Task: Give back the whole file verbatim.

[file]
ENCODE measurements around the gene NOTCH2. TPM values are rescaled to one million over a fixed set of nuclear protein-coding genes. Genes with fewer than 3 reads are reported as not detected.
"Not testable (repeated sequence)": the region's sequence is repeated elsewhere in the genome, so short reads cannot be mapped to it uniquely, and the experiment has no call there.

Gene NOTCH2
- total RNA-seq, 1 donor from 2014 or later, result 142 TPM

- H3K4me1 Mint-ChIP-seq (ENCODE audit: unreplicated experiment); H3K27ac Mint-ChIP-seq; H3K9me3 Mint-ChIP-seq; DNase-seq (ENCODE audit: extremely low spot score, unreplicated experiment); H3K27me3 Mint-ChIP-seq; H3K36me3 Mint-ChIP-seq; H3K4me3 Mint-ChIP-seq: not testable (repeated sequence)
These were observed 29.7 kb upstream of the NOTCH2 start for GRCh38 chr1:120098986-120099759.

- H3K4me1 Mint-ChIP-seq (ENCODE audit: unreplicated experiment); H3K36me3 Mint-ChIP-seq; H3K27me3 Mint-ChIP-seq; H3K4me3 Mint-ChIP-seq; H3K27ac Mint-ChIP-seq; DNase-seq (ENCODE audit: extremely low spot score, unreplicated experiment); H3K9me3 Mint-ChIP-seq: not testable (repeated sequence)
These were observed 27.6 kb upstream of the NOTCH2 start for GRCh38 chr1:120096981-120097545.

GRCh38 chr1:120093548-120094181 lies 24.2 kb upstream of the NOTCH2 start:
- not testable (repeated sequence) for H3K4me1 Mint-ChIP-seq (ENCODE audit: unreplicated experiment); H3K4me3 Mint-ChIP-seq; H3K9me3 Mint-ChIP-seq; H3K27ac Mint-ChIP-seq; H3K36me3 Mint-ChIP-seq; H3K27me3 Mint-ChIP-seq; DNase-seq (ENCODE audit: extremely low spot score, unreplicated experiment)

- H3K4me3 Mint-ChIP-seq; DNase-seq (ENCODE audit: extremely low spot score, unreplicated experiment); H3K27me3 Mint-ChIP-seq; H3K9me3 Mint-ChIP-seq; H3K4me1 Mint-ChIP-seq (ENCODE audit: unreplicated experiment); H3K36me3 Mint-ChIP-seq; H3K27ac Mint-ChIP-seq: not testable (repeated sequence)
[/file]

ENCODE measurements around the gene NOTCH2. TPM values are rescaled to one million over a fixed set of nuclear protein-coding genes. Genes with fewer than 3 reads are reported as not detected.
"Not testable (repeated sequence)": the region's sequence is repeated elsewhere in the genome, so short reads cannot be mapped to it uniquely, and the experiment has no call there.

Gene NOTCH2
- total RNA-seq, 1 donor from 2014 or later, result 142 TPM

- H3K4me1 Mint-ChIP-seq (ENCODE audit: unreplicated experiment); H3K27ac Mint-ChIP-seq; H3K9me3 Mint-ChIP-seq; DNase-seq (ENCODE audit: extremely low spot score, unreplicated experiment); H3K27me3 Mint-ChIP-seq; H3K36me3 Mint-ChIP-seq; H3K4me3 Mint-ChIP-seq: not testable (repeated sequence)
These were observed 29.7 kb upstream of the NOTCH2 start for GRCh38 chr1:120098986-120099759.

- H3K4me1 Mint-ChIP-seq (ENCODE audit: unreplicated experiment); H3K36me3 Mint-ChIP-seq; H3K27me3 Mint-ChIP-seq; H3K4me3 Mint-ChIP-seq; H3K27ac Mint-ChIP-seq; DNase-seq (ENCODE audit: extremely low spot score, unreplicated experiment); H3K9me3 Mint-ChIP-seq: not testable (repeated sequence)
These were observed 27.6 kb upstream of the NOTCH2 start for GRCh38 chr1:120096981-120097545.

GRCh38 chr1:120093548-120094181 lies 24.2 kb upstream of the NOTCH2 start:
- not testable (repeated sequence) for H3K4me1 Mint-ChIP-seq (ENCODE audit: unreplicated experiment); H3K4me3 Mint-ChIP-seq; H3K9me3 Mint-ChIP-seq; H3K27ac Mint-ChIP-seq; H3K36me3 Mint-ChIP-seq; H3K27me3 Mint-ChIP-seq; DNase-seq (ENCODE audit: extremely low spot score, unreplicated experiment)

- H3K4me3 Mint-ChIP-seq; DNase-seq (ENCODE audit: extremely low spot score, unreplicated experiment); H3K27me3 Mint-ChIP-seq; H3K9me3 Mint-ChIP-seq; H3K4me1 Mint-ChIP-seq (ENCODE audit: unreplicated experiment); H3K36me3 Mint-ChIP-seq; H3K27ac Mint-ChIP-seq: not testable (repeated sequence)